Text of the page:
By the way, if you are not familiar with the terminology of the bow parts used above. You can get a quick overview here: the parts of a compound bow.
There is not one good way here, as it also depends on your bow. Some compound bows do not have a solid method to attach the cord to the cable splitter or the cable rod slider. Also, for some bows, it is difficult to add the cord to the bow limb or cable, as it can collide with other bow parts. That is why it is important to check if your setup works before you cut your cord.
Cable rod slider
This is how I currently run my compound bow. Some compound bows have dedicated hooks or eyes, where you can attach your cable. If it is possible, I can highly recommend this method. I have also experimented with attaching it to the cable itself, but that is much more complicated.
If you attach it to the cable rod slider you just pull it through one of the eyes and tie a knot. My bow came with a clip that allows you to easily add it to the cable, but it also works fine to add it as you see in the picture below.
To the cable itself
As mentioned earlier, I believe this method is more difficult than attaching it to the cable rod slider, it is especially difficult to get the timing correct. But on some bows, this is the only way you can get a default down arrow rest to work.
Make sure that you attach the arrow rest cord to the cable that goes down when drawing the bow. The cord should always be pulled down. If the cord were to be pulled up, it could interfere with the arrow.
To make it more complicated, there are 3 different ways you can attach the cord to the cable:
- Attaching it with a clip: this is a small device that allows you to clip the cord onto your compound bow cable. To secure the clip you tighten a small screw which tightens both sides. If your rest comes with a clip, I highly recommend using this method, as it is the easiest way to secure it.
- Making a knot with serving wire: if you use this method you will need to have some serving wire. If you do not have any serving wire, I highly recommend this spool of serving wire from Bohning. This method is relatively sleek and adjustable, so if you do not have a clip this would be a great option.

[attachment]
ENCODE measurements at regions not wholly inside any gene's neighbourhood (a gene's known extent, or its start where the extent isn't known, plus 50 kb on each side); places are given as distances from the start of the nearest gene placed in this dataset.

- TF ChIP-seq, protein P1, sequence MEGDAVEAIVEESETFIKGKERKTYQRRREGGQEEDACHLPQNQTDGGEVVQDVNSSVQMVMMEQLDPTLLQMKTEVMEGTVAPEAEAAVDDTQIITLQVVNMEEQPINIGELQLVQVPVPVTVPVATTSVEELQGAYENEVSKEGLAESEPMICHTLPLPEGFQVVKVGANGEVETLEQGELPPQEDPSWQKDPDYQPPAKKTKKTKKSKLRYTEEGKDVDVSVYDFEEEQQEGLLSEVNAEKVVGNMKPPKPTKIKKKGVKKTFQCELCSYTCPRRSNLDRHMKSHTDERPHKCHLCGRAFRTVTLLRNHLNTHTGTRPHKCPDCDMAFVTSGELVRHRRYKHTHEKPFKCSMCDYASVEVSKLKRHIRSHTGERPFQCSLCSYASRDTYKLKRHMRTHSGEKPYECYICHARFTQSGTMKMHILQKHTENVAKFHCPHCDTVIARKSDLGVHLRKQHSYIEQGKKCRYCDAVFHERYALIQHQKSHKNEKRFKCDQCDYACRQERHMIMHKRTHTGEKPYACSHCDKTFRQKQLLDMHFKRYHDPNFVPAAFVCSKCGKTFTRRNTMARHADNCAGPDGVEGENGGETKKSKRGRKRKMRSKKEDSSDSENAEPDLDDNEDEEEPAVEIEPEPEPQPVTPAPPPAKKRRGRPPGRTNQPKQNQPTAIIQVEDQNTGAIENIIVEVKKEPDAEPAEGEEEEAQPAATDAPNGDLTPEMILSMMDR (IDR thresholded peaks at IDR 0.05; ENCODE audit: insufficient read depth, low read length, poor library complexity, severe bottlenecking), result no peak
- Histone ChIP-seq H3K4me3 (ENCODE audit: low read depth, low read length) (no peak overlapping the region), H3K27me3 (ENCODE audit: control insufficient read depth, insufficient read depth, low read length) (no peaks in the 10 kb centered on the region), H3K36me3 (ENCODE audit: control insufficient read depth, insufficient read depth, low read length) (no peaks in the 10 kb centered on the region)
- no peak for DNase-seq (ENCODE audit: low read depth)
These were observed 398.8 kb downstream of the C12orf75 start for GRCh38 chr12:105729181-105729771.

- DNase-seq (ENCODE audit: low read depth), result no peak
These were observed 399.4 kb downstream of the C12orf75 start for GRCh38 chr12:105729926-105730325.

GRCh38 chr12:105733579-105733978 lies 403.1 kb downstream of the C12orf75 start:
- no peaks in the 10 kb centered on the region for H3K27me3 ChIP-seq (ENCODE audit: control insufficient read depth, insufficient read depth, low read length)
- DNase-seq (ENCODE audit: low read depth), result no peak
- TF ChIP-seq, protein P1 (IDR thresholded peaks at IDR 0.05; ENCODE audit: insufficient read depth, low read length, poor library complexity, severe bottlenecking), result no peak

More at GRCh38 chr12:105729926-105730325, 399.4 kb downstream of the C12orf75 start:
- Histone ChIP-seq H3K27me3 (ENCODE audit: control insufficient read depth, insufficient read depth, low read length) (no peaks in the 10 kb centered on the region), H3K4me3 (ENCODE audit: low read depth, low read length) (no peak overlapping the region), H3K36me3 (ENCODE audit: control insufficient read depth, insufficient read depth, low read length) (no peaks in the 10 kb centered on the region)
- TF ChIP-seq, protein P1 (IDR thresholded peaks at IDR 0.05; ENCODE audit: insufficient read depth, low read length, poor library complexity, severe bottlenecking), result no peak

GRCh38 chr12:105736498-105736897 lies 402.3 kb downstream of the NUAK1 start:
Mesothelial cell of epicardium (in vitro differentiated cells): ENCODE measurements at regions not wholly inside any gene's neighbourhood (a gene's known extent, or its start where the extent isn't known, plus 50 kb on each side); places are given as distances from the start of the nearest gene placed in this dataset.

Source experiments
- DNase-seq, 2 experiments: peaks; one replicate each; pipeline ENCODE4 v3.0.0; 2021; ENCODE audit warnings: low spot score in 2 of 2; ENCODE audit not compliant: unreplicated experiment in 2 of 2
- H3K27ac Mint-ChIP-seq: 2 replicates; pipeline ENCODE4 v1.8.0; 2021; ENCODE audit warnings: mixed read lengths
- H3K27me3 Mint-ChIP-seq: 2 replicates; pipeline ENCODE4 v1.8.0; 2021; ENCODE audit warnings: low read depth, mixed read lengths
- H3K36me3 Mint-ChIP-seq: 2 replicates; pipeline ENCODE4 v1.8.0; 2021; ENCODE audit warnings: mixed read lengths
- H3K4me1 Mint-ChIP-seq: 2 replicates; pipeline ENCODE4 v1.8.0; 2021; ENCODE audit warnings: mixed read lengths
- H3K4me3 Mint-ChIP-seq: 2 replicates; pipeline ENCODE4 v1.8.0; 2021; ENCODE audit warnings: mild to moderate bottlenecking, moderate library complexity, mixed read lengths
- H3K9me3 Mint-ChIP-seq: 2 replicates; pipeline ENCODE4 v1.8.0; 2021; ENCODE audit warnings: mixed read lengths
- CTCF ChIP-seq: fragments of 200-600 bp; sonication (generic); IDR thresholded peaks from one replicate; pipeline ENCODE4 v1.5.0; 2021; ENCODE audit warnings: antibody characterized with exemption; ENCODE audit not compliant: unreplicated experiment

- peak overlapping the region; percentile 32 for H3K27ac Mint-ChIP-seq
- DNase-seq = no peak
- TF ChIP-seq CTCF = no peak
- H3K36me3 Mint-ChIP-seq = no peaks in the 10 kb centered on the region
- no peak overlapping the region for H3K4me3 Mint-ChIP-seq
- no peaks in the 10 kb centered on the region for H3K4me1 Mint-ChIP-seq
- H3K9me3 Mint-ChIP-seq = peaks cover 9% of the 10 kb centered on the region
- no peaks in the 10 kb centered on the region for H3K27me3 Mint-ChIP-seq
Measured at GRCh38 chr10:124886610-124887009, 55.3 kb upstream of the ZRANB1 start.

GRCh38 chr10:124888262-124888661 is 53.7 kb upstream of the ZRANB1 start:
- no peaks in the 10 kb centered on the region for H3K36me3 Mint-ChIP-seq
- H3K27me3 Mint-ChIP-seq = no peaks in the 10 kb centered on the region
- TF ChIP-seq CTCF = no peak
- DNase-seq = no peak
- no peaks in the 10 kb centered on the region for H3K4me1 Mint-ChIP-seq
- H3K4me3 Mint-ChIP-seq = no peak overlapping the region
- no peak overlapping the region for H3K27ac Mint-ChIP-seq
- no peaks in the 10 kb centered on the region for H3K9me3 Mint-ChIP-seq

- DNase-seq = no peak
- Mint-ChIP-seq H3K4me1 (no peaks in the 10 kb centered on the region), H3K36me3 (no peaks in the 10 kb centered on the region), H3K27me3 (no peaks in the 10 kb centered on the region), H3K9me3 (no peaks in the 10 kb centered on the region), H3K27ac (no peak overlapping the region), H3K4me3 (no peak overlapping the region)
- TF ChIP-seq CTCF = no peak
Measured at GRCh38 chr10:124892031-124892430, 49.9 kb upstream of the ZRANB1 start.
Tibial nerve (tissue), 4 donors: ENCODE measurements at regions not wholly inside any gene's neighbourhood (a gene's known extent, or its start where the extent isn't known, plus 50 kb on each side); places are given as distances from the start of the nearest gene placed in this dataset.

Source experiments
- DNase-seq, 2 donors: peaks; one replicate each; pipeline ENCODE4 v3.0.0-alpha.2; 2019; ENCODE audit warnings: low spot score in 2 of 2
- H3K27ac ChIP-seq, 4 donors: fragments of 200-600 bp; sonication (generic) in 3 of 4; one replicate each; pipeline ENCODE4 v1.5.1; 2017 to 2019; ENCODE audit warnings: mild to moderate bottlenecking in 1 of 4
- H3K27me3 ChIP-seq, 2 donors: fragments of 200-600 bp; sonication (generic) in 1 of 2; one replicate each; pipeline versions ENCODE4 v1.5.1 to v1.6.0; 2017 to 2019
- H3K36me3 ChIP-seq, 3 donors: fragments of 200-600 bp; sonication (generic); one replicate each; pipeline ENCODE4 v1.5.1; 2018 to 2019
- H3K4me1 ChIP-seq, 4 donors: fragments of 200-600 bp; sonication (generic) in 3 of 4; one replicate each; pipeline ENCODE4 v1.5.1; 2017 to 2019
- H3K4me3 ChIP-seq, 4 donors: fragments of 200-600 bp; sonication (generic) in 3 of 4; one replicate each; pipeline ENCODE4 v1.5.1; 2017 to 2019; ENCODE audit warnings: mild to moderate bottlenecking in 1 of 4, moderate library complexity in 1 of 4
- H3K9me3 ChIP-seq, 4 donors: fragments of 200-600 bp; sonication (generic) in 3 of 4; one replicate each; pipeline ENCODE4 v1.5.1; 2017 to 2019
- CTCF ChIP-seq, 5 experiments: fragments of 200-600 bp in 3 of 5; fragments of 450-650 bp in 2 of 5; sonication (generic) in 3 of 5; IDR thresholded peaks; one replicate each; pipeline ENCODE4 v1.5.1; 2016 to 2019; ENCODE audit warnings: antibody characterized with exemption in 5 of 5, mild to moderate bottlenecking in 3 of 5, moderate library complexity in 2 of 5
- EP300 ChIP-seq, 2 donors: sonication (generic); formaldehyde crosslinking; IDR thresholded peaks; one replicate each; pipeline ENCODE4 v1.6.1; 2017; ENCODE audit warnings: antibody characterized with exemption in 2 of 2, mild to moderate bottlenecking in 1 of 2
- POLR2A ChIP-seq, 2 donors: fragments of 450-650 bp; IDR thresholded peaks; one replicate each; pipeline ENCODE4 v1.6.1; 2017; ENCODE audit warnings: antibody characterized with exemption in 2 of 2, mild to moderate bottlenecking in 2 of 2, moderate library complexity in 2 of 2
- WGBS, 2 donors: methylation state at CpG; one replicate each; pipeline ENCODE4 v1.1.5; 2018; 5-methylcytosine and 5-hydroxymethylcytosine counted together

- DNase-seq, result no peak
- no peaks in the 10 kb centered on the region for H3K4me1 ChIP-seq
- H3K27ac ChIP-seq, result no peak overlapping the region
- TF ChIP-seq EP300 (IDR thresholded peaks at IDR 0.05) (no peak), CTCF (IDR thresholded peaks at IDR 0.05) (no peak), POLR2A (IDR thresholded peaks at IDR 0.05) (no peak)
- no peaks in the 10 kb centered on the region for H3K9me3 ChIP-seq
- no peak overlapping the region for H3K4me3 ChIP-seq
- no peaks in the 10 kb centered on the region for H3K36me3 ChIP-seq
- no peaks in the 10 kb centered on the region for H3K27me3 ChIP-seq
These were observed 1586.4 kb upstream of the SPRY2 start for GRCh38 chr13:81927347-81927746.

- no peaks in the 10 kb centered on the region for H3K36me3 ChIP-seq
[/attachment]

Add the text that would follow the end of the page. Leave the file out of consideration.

- Weaving it into the cable: this method is quite difficult because you need to get the arrow rest cord through the stands of your cable. To do this, you need to have a bow press. Also, this method is almost permanent, as it will be difficult to adjust it once you have cut the cord.
For some detailed guides on how to attach the arrow rest cord to your cable, please see the videos below:
Attaching it with a clip
Make a knot with serving wire
Weaving it into the cable
Near where the cable is attached to the bow limb the cable is split in two. This is to evenly distribute the pressure of the cable of the two parts of the bow limb. Some compound bows have a piece of plastic that is known as a limb splitter. This device makes sure that the cables go around the cam.
The limb splitter is a perfect place to attach the arrow rest cord if you have an arrow rest that is up by default. Since this piece stays away from the cams it will not interfere with the normal functioning of the bow.
You can see how an archer attaches the arrow rest cord to the limb splitter in the video below:
If you do not have a limb splitter, you can also use the Y-corner that is created where the cable splits in two, as you can see below:
To the limb
Another option is to tie the arrow rest cord to the limb. I generally do not recommend this option as you need a longer arrow rest cord, and it can cause interference issues. For example, the cam, a bow-mounted quiver or the cables can all get in the way of the arrow rest cord.